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High LDL-C levels attenuate onset of inflammation and cartilage destruction in antigen-induced arthritis

1, 2, 3, 4, 5, 6, 7, 8, 9, 10, 11, 12, 13

  1. Experimental Rheumatology, Radboud University Medical Center, Nijmegen, the Netherlands.
  2. Experimental Rheumatology, Radboud University Medical Center, Nijmegen, the Netherlands.
  3. Experimental Rheumatology, Radboud University Medical Center, Nijmegen, the Netherlands.
  4. Experimental Rheumatology, Radboud University Medical Center, Nijmegen, the Netherlands.
  5. Experimental Rheumatology, Radboud University Medical Center, Nijmegen, the Netherlands.
  6. Experimental Rheumatology, Radboud University Medical Center, Nijmegen, the Netherlands.
  7. Future Diagnostics Solutions (FDx), Wijchen, the Netherlands.
  8. Department of Internal Medicine, Radboud University Medical Center, Nijmegen, the Netherlands.
  9. Experimental Rheumatology, Radboud University Medical Center, Nijmegen, the Netherlands.
  10. Experimental Rheumatology, Radboud University Medical Center, Nijmegen, the Netherlands.
  11. Experimental Rheumatology, Radboud University Medical Center, Nijmegen, the Netherlands.
  12. Experimental Rheumatology, Radboud University Medical Center, Nijmegen, the Netherlands.
  13. Experimental Rheumatology, Radboud University Medical Center, Nijmegen, the Netherlands. peter.vanlent@radboudumc.nl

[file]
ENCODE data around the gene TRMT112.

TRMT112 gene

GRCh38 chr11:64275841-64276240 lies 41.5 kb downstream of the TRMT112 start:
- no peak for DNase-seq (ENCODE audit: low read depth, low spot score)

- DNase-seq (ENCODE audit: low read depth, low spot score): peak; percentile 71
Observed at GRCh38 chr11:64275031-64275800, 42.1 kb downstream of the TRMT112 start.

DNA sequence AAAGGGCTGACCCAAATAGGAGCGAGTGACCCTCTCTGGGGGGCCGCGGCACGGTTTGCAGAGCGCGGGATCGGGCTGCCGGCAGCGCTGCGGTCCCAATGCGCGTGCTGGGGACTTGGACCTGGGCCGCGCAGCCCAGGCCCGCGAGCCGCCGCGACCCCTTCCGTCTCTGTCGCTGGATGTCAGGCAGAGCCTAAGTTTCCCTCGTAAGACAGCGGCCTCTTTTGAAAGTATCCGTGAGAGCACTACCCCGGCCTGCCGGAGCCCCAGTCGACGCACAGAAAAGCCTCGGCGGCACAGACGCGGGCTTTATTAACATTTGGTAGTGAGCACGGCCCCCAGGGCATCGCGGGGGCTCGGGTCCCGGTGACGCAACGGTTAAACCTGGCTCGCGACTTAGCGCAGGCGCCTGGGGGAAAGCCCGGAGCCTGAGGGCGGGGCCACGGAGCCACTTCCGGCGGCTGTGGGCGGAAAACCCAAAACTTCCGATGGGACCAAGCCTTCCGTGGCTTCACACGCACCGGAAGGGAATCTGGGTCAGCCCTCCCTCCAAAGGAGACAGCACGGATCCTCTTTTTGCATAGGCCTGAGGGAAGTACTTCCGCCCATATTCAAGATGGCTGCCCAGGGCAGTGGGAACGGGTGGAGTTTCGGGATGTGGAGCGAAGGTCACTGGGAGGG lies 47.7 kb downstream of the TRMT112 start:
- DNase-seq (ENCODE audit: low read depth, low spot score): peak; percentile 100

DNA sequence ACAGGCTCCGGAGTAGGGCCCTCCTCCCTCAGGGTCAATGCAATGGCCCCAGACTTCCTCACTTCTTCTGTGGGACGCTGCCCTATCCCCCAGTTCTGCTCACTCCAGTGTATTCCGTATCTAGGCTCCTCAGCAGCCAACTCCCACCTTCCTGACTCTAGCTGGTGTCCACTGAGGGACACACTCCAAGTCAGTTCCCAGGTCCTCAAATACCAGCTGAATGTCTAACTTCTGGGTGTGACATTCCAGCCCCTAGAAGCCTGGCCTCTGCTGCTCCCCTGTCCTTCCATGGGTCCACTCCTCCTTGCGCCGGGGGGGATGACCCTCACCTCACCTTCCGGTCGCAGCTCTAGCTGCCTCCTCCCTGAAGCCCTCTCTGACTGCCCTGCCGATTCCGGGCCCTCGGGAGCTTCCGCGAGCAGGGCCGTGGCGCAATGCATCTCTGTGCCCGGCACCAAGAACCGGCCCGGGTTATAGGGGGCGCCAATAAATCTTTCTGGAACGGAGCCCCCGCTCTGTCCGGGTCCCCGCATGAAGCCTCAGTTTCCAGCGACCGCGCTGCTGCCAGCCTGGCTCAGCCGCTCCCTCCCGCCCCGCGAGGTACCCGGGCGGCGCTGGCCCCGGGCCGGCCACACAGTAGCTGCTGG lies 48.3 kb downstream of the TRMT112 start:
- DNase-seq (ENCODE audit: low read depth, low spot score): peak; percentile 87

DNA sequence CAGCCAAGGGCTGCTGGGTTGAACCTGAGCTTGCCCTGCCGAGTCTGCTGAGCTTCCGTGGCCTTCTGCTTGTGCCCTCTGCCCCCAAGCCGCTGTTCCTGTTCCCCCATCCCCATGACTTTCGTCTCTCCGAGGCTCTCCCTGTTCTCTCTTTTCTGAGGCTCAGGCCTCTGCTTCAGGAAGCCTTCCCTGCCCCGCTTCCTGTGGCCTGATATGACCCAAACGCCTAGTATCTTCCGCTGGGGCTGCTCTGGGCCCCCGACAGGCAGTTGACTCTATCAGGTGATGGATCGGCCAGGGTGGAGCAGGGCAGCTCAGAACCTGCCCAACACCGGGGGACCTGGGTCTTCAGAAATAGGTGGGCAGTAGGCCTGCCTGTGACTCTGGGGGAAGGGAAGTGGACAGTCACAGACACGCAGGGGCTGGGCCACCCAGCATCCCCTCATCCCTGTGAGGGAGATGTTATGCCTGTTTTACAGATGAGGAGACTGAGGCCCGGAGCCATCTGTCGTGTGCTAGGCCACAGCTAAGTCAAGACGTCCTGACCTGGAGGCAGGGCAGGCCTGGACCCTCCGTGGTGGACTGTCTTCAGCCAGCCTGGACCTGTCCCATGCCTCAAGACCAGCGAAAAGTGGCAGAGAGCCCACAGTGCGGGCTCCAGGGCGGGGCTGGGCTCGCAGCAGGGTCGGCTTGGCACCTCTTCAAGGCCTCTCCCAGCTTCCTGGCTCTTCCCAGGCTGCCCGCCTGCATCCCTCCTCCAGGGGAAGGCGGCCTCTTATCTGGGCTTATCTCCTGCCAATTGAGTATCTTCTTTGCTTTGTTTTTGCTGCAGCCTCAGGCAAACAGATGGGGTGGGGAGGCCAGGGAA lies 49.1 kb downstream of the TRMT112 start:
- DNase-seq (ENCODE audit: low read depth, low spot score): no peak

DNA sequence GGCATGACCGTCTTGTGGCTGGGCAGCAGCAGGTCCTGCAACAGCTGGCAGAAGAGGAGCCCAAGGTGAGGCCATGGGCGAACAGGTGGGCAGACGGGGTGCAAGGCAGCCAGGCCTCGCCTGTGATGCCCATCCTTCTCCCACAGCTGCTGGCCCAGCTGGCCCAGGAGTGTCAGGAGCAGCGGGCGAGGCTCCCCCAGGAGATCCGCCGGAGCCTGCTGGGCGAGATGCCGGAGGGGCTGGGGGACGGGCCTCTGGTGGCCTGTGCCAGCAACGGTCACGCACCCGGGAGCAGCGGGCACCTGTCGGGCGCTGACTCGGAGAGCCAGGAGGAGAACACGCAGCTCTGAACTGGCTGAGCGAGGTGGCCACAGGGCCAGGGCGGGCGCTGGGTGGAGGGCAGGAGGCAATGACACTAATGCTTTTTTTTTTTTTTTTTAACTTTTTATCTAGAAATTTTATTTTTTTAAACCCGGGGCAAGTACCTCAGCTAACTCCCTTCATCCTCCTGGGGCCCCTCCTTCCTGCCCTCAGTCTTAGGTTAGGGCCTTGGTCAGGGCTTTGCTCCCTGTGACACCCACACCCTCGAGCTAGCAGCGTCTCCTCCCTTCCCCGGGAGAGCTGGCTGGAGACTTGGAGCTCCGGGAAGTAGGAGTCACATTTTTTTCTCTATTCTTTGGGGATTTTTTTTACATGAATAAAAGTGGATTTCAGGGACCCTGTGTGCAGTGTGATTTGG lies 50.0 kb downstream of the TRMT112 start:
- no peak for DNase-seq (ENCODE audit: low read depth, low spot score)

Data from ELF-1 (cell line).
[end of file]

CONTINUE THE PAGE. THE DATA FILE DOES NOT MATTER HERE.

CER11948 Submission on line
Full Papers

Rheumatology Article
Rheumatology Article

 

Abstract

OBJECTIVES:
In this study, we used hypercholesterolaemic apolipoprotein E-deficient (Apoe-/-) mice to investigate LDL/oxLDL effect on synovial inflammation and cartilage destruction during antigen-induced arthritis (AIA). Further, as macrophage FcγRs are crucial to immune complex-mediated AIA, we investigated in vitro the effects of high cholesterol levels on the expression of FcγRs on macrophages.
METHODS:
AIA was induced by intra-articular injection of mBSA into knee joints of immunised Apoe-/- and wild type (WT) control mice. Joint swelling was measured by uptake of 99mTc pertechnetate (99mTc). Joint inflammation and cartilage destruction were assessed by histology. Anti-mBSA IgGs were measured by ELISA and specific T-cell response by lymphocyte stimulation test. Upon oxLDL stimulation of WT macrophages, protein levels of FcγRs were measured by flow cytometry.
RESULTS:
Local induction of AIA resulted in less joint swelling, synovial infiltrate and exudate in the joint cavity in Apoe-/- mice compared to WT controls, even though both their humoral and adaptive immune response were comparable. Whereas Apoe deficiency alone did not affect macrophage expression of FcγRs, oxLDL sharply reduced the protein levels of activating FcγRs, crucial in mediating cartilage damage. In agreement with the reduced inflammation in Apoe-/- mice, we observed decreased MMP activity and destruction in the articular cartilage.
CONCLUSIONS:
Taken together, our findings suggest that high levels of LDL/oxLDL during inflammation, dampen the initiation and chronicity of joint inflammation and cartilage destruction in AIA by regulating macrophage FcγR expression.

PMID: 31074720 [PubMed]

Received: 27/11/2018 - Accepted : 18/02/2019 - In Press: 07/05/2019